After the hearing commenced and during the course of argument by counsel for the N.H.A. directed towards the merits of the case, the proceeding was interrupted by Callan who then for the first time informed the court by means of a prepared statement that the subject matter of the hearing, the rent strike fund, had been removed from the safe deposit box and was in the process of being returned to the tenants. Counsel for the N.H.A. immediately decried that action, terming it "a flagrant, brazen and unequivocal defiance of the laws of this country, the laws of this state and the obligation of officers of this court * * *."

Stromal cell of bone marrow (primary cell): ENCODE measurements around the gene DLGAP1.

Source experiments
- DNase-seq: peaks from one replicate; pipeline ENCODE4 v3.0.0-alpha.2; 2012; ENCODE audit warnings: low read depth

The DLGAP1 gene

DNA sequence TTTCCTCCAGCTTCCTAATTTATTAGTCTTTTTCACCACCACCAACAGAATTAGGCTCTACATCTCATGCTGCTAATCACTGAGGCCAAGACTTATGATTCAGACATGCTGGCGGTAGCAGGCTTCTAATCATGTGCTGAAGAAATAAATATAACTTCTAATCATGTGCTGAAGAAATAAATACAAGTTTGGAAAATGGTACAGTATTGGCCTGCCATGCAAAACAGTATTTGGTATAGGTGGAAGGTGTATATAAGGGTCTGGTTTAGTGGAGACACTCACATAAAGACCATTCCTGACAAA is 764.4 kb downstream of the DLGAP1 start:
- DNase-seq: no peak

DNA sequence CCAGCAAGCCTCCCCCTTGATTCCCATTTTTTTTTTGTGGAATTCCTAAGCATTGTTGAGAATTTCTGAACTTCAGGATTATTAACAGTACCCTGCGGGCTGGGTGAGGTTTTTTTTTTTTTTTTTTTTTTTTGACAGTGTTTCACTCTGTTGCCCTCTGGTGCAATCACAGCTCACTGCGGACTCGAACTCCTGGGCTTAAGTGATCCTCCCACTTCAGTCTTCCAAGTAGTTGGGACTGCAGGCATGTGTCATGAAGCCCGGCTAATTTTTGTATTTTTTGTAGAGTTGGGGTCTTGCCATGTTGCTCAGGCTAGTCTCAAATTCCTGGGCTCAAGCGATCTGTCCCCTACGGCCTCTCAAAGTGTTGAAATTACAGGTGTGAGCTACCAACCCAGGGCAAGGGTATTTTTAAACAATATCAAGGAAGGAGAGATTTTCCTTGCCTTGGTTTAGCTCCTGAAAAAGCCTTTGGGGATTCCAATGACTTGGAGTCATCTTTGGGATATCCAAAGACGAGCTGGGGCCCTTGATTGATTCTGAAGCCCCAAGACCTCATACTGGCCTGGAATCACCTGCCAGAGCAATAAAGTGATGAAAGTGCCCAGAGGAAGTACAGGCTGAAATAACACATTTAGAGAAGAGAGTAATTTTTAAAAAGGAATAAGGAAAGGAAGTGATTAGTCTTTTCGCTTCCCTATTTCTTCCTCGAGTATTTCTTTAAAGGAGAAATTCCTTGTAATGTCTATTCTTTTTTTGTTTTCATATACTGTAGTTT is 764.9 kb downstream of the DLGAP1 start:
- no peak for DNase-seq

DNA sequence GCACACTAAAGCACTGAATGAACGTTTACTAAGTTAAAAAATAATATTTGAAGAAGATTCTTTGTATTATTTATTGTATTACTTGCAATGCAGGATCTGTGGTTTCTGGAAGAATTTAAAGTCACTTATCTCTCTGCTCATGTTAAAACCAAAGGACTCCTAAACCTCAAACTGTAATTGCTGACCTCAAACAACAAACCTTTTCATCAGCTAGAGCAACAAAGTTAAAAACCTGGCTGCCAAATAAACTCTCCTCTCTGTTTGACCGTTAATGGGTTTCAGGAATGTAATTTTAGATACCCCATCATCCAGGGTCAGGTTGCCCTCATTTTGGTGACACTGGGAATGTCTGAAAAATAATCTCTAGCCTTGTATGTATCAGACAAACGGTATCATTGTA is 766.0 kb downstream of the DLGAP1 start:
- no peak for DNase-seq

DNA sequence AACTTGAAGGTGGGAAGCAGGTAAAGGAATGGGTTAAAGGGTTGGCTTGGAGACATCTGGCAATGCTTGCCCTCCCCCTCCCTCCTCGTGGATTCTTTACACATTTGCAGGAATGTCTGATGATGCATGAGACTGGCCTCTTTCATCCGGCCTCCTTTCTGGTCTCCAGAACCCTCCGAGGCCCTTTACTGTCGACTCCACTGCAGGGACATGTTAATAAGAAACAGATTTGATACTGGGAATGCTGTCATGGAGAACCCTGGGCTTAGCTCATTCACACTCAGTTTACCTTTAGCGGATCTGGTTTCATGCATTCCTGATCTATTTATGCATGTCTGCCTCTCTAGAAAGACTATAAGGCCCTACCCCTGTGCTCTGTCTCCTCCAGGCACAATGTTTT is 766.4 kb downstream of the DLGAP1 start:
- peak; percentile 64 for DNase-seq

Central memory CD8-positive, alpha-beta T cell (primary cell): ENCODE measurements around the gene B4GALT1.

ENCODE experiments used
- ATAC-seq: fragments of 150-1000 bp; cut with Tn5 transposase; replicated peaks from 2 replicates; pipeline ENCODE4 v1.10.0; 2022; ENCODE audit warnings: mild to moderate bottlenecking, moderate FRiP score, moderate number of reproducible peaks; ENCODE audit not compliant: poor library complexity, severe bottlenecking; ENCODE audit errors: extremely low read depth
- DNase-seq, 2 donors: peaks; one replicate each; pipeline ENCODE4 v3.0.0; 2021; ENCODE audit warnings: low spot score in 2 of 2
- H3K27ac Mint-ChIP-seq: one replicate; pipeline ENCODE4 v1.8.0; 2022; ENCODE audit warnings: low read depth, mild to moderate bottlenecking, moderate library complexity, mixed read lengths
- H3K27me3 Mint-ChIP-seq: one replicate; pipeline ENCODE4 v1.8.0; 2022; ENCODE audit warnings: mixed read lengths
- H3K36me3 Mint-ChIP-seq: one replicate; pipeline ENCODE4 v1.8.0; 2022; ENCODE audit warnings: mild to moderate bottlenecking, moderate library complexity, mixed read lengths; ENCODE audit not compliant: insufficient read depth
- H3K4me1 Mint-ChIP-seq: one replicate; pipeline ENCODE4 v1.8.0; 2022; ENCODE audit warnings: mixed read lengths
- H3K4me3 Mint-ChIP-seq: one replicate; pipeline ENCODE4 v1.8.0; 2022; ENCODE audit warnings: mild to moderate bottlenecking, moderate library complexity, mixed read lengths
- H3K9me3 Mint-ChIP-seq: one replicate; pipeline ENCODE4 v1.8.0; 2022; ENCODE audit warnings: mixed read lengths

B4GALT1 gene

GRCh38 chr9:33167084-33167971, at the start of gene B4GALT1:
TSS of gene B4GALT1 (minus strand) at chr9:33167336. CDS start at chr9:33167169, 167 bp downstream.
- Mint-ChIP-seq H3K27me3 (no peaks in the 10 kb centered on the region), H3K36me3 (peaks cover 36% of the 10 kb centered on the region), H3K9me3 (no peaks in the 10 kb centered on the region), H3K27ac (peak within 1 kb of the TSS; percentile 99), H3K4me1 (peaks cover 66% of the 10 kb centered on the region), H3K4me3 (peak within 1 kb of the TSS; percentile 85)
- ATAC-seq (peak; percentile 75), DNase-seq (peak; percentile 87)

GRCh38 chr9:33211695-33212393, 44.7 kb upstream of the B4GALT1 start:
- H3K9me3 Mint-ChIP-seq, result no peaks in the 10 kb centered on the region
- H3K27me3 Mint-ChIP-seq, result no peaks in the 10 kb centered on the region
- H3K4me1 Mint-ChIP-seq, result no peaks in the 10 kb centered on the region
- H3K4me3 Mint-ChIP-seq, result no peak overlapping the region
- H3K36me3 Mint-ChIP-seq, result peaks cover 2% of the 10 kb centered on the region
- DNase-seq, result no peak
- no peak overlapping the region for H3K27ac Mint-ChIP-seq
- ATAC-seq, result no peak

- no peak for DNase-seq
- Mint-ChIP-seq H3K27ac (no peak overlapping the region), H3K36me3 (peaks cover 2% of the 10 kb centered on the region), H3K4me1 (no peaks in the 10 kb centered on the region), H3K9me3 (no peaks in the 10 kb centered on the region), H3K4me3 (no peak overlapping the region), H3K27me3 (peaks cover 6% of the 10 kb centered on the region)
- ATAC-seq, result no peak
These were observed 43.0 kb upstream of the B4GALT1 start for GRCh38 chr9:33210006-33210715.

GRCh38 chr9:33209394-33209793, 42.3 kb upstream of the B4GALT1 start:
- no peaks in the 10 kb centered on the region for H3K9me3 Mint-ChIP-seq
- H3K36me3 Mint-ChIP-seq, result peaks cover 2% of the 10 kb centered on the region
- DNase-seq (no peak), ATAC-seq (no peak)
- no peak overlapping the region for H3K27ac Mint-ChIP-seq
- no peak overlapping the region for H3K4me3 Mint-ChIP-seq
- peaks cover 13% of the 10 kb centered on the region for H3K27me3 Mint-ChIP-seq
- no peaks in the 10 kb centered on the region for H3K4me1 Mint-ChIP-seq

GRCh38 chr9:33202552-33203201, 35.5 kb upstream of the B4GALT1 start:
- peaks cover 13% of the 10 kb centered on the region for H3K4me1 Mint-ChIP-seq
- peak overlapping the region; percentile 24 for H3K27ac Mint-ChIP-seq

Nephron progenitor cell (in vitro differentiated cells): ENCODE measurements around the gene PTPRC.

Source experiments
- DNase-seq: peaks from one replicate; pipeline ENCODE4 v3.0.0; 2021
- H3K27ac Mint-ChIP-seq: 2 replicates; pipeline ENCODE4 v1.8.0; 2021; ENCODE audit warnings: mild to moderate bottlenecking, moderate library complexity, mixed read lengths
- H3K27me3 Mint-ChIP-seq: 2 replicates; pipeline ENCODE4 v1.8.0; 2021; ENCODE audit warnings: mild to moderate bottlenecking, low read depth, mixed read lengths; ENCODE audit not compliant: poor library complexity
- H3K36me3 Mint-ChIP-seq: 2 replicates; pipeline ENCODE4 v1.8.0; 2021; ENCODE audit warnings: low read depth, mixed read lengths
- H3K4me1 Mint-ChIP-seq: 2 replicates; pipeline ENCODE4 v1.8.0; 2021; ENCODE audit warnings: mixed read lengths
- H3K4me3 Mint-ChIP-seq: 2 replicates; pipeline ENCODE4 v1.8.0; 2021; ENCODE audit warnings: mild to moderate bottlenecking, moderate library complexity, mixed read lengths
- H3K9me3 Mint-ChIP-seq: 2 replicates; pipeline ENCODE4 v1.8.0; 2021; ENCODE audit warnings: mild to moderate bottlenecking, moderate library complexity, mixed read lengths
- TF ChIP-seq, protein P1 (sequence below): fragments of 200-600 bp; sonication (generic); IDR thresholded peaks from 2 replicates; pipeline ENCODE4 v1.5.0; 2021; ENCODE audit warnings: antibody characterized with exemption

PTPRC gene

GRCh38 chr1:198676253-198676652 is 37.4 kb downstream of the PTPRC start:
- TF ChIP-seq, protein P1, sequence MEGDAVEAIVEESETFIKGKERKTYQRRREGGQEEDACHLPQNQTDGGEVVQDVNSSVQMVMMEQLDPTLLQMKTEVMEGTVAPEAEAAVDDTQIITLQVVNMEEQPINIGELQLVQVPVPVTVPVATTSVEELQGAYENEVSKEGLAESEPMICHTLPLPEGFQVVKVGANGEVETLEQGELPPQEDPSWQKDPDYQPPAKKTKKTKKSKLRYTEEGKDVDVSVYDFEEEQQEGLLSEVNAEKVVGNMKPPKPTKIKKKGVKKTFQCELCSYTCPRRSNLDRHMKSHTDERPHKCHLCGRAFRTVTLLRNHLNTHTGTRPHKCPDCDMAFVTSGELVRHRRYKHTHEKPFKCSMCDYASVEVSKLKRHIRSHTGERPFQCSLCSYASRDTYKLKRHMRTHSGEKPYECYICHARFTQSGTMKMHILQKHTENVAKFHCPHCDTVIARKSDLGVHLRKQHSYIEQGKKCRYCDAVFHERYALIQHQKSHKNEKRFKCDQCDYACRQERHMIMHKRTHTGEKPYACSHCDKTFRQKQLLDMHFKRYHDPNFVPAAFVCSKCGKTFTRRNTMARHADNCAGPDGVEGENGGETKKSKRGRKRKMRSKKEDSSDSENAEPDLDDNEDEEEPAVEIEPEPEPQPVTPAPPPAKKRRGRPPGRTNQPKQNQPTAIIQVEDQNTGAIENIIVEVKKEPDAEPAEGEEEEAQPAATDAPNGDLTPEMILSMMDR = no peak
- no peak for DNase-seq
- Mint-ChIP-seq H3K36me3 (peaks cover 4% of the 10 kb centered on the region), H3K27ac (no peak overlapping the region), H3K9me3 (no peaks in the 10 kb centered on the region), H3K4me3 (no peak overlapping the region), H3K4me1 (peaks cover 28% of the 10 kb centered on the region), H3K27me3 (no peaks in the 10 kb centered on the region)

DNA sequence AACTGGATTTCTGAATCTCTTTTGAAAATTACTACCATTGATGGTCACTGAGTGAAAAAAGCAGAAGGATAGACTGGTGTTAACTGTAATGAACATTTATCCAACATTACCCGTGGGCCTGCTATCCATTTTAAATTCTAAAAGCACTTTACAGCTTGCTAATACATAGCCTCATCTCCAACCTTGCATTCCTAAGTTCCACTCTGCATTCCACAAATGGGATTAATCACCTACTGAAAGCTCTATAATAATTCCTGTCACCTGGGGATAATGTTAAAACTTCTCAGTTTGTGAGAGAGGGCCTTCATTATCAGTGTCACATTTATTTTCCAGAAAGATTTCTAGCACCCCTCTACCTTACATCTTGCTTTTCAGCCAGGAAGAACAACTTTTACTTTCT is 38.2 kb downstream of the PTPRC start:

II

CHARGE

Cognizant of the aforementioned factors, Judge Herbert cited Toby Henry and Thomas Comerford as well as the three attorneys involved in this proceeding for contempt of court. The matter was assigned to the undersigned for trial. Henry and Comerford each pleaded guilty to the charge and were sentenced to jail for 45 days. Callan, David and Clark were tried before this court commencing on January 5, 1973.

SUPERIOR COURT OF NEW JERSEY CHANCERY DIVISION-ESSEX COUNTY DOCKET NO.

IN THE MATTER OR MICHAEL CALLAN, HARRIS DAVID and GERALD CLARK charged with Contempt of Court.

Order TO SHOW CAUSE